Pick to Oversee Pentagon Acquisitions Targets Costly Weapons Programs
Thursday, March 26, 2009; 6:51 PM
Ashton Carter, President Obama's pick to be the official in charge of the Pentagon's $400 billion acquisition process, said at a confirmation hearing today that "Job One" would be to "get under control" the department's many weapons and services programs that are failing troops because they are too costly or unnecessary.
"The state of these programs is not acceptable to the war fighter or to the taxpayer," said Carter, a former Clinton administration official in line to become the next Under Secretary of Defense for Acquisition, Technology & Logistics.
That job is pivotal to a larger goal--and a top Obama priority--of reforming the defense acquisition process itself.
If confirmed, Carter will face a number of competing pressures, including the military's need for effective equipment and services in wartime, the defense industry's desire to keep the spending spigot on, and a constrained budget that will force tough choices among weapons systems.
Carter, a Harvard University professor of international relations, majored in medieval history and physics at Yale. He first worked for the Pentagon from 1981-1982 on nuclear weapons systems and strategic defense issues under then-Secretary of Defense Caspar Weinberger. He was Assistant Secretary of Defense for International Security Policy in the first Clinton administration.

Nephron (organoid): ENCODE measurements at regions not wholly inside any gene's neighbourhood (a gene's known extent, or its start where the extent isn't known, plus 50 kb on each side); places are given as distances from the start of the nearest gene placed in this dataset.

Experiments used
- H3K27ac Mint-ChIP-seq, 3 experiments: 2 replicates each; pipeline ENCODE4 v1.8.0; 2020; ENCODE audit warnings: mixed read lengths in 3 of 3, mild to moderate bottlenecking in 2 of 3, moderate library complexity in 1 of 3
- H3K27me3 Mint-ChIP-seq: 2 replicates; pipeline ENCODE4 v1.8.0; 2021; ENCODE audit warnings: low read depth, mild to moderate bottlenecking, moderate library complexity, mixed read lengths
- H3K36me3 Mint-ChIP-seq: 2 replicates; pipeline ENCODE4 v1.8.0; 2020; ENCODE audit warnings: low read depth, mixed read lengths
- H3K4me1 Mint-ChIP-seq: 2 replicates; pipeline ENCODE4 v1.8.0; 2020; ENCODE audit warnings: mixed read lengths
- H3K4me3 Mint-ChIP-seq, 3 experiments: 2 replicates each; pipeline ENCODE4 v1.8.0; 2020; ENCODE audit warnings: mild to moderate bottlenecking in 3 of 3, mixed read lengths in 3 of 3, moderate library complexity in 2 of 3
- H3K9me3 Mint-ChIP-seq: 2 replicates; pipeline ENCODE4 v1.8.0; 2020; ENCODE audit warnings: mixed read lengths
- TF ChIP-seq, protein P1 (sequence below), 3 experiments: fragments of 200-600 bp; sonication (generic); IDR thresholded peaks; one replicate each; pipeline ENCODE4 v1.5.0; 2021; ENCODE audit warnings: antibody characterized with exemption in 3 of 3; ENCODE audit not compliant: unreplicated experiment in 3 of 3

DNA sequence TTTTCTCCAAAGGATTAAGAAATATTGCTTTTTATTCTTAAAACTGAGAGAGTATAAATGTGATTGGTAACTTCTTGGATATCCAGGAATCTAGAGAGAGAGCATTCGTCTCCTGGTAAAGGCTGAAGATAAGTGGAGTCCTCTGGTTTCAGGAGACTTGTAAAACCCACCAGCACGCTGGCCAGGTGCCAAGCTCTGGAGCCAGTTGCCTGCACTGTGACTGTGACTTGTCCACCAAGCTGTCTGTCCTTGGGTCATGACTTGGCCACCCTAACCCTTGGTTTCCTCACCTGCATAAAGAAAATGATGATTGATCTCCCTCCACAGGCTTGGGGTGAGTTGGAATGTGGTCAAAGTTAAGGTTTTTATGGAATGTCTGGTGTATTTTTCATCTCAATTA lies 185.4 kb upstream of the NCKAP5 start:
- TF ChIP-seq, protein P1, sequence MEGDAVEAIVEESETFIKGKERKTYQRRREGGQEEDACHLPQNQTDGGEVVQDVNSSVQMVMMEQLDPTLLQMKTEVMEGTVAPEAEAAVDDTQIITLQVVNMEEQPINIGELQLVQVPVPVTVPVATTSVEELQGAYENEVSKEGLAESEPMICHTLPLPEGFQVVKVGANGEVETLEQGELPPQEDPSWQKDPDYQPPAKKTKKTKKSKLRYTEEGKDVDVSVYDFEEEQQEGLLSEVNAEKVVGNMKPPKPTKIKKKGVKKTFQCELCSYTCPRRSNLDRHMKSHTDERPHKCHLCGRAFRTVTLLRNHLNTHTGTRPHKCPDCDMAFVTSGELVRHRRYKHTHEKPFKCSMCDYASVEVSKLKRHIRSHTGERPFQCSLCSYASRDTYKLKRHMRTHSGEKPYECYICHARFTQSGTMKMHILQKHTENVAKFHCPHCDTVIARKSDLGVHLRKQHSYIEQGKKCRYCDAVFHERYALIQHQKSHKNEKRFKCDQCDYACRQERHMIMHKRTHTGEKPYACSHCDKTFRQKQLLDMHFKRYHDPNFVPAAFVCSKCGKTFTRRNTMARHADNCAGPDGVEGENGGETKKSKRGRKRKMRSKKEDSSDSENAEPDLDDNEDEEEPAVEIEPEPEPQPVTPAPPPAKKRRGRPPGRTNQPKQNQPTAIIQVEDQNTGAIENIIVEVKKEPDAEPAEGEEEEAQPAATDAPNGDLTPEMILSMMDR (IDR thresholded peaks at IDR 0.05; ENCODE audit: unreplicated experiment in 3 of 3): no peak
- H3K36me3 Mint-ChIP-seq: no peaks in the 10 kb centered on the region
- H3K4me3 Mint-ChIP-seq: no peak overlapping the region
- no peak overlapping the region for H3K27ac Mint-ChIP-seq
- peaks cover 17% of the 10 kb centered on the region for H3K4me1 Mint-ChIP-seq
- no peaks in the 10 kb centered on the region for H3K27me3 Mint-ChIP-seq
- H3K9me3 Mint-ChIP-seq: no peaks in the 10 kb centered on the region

He was grilled yesterday by members of the Senate Armed Services Committee.
Though he is not expected to face major hurdles, Carter was on the spot to explain his experience after the committee's ranking member, Sen. John McCain (R-Ariz.) noted that he had "some concerns about your lack of in-depth experience in acquisition-related matters."
Carter refrained from indicating where he would come down on some of the most contentious weapons programs that are facing possible cancellation or postponement because of cost and other factors: the services' F-35 Joint Strike Fighter, the Air Forces' aerial refueling tanker, the Army's Future Combat Systems.
"One of the first things I'm going to want to do is look, program by program, through the pipeline of programs we have and try to get in front of the process" instead of "discovering midway, 'oops' " programs are in trouble, said Carter.
He voiced support for legislation sponsored by the committee chairman Carl Levin (D-Mich.) and McCain (R-ARiz.), that aims to revamp the acquisition process by, among other things, creating a position of a director of independent cost assessment, allowing for programs that overrun their budgets to be cancelled and requiring maximum competition for major weapons purchases, where cost-effective.
In response to pointed questions by McCain, Carter said he agreed that the defense industry has undergone great consolidation over the years such that "it's hard to have true competition."
"The result has been that .. .initial cost proposals made are usually far less than even those competing for the contract believe" they should be, McCain said. "Any validity to that suspicion?"